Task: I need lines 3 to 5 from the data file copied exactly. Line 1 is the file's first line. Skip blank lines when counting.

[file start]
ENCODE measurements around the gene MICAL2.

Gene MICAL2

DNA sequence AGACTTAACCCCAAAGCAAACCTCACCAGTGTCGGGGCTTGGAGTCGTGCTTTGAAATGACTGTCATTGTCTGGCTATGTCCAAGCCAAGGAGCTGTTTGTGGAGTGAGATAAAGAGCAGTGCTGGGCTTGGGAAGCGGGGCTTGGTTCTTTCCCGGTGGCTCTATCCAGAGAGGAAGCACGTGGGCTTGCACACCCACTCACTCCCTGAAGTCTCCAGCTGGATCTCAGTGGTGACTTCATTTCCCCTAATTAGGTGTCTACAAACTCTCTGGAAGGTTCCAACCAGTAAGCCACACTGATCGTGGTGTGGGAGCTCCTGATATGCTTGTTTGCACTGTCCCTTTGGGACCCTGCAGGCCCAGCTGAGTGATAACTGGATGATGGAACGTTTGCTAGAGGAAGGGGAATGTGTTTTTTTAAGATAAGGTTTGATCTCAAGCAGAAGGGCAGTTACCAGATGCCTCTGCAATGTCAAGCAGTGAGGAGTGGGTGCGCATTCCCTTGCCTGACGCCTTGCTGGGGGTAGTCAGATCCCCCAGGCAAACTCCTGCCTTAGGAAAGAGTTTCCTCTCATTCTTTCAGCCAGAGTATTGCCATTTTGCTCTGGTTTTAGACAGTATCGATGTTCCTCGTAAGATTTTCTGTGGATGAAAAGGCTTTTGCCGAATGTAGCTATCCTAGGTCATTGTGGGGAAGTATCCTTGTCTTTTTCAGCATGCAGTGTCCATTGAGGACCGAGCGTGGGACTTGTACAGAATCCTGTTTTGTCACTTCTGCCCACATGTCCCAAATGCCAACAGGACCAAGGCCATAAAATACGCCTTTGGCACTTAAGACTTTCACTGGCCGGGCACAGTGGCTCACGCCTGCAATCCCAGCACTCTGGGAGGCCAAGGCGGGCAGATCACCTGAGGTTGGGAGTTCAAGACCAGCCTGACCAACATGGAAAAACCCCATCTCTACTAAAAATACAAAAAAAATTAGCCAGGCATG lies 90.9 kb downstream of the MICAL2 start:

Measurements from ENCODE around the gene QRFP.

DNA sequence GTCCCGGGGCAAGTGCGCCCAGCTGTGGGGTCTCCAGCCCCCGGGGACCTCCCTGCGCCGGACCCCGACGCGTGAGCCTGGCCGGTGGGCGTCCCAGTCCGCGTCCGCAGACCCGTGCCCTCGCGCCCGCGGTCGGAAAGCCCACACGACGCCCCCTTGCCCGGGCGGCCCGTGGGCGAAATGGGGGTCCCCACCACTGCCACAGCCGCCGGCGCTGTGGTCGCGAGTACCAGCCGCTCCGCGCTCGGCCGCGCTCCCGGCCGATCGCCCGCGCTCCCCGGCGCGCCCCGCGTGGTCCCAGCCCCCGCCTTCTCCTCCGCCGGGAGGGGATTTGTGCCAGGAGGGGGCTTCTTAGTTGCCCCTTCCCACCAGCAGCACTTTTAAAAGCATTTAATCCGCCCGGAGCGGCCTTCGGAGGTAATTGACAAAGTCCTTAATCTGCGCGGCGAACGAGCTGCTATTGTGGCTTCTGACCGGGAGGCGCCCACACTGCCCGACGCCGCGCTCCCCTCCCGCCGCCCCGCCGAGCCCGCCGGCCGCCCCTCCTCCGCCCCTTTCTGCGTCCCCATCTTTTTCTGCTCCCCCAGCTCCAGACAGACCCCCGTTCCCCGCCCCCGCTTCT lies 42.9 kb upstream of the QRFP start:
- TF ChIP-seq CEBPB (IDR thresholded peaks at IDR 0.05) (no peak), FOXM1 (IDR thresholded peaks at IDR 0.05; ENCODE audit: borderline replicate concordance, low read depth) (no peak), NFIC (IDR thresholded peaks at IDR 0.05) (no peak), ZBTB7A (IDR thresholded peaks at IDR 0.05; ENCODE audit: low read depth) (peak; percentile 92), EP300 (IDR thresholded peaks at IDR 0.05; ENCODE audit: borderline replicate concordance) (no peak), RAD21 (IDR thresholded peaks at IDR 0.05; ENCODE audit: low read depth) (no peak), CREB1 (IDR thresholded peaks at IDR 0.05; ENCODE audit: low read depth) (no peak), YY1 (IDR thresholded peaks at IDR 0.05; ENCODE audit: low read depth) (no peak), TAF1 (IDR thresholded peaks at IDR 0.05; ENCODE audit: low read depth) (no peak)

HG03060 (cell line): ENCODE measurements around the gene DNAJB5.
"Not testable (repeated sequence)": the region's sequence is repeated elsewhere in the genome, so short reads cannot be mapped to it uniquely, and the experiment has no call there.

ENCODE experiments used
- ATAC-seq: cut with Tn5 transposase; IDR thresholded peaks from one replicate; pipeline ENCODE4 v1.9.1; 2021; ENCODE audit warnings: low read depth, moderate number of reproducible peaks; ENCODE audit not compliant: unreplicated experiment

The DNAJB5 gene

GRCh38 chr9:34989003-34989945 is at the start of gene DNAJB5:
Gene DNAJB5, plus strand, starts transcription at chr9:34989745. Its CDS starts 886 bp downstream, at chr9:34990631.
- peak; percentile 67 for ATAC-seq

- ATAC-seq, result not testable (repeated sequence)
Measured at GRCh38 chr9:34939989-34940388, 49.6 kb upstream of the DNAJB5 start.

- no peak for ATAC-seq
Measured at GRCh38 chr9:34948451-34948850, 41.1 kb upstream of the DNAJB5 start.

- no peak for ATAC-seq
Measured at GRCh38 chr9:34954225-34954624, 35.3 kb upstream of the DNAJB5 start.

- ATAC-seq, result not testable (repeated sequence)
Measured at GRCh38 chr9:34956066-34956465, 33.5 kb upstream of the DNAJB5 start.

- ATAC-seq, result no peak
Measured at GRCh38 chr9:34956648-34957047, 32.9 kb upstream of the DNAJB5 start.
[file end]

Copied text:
DNA sequence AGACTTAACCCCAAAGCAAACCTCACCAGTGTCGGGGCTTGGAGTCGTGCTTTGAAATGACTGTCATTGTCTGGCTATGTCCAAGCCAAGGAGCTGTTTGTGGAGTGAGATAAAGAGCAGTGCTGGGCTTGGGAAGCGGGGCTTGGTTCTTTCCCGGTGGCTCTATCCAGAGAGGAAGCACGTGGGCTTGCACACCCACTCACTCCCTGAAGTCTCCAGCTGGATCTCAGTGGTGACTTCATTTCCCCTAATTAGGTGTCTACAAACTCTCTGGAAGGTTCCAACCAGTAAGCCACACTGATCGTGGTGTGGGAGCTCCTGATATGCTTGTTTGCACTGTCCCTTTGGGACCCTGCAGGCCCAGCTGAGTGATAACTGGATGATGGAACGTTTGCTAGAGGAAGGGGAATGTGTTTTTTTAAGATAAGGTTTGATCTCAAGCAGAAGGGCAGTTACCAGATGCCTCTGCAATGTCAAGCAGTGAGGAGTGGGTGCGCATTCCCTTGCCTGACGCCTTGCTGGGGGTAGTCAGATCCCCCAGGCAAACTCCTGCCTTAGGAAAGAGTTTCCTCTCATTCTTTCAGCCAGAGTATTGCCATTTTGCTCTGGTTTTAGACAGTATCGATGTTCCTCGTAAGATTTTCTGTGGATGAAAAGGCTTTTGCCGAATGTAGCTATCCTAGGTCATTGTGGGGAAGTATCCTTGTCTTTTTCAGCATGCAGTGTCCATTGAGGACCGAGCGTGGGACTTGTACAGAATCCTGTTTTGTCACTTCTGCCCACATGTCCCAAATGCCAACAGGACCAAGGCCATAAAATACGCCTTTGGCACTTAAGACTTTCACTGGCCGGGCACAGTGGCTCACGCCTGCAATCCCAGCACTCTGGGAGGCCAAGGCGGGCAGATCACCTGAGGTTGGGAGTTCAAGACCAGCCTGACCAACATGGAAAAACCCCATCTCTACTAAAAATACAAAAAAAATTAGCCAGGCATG lies 90.9 kb downstream of the MICAL2 start:

Measurements from ENCODE around the gene QRFP.

DNA sequence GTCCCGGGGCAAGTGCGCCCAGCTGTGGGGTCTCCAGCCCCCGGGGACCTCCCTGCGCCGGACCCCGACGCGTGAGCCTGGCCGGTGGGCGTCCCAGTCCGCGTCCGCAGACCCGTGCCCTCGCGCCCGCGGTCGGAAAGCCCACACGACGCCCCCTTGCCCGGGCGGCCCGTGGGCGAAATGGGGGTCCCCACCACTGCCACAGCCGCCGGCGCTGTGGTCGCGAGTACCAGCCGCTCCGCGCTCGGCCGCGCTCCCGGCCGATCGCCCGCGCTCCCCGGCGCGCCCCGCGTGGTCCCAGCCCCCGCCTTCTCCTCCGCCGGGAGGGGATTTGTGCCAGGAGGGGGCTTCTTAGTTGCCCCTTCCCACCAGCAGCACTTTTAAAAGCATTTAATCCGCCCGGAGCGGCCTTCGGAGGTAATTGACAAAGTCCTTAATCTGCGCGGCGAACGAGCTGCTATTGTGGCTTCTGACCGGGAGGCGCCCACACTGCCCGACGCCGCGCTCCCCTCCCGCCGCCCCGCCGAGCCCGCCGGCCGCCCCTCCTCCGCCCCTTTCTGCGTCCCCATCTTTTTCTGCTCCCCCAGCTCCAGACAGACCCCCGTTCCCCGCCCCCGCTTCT lies 42.9 kb upstream of the QRFP start: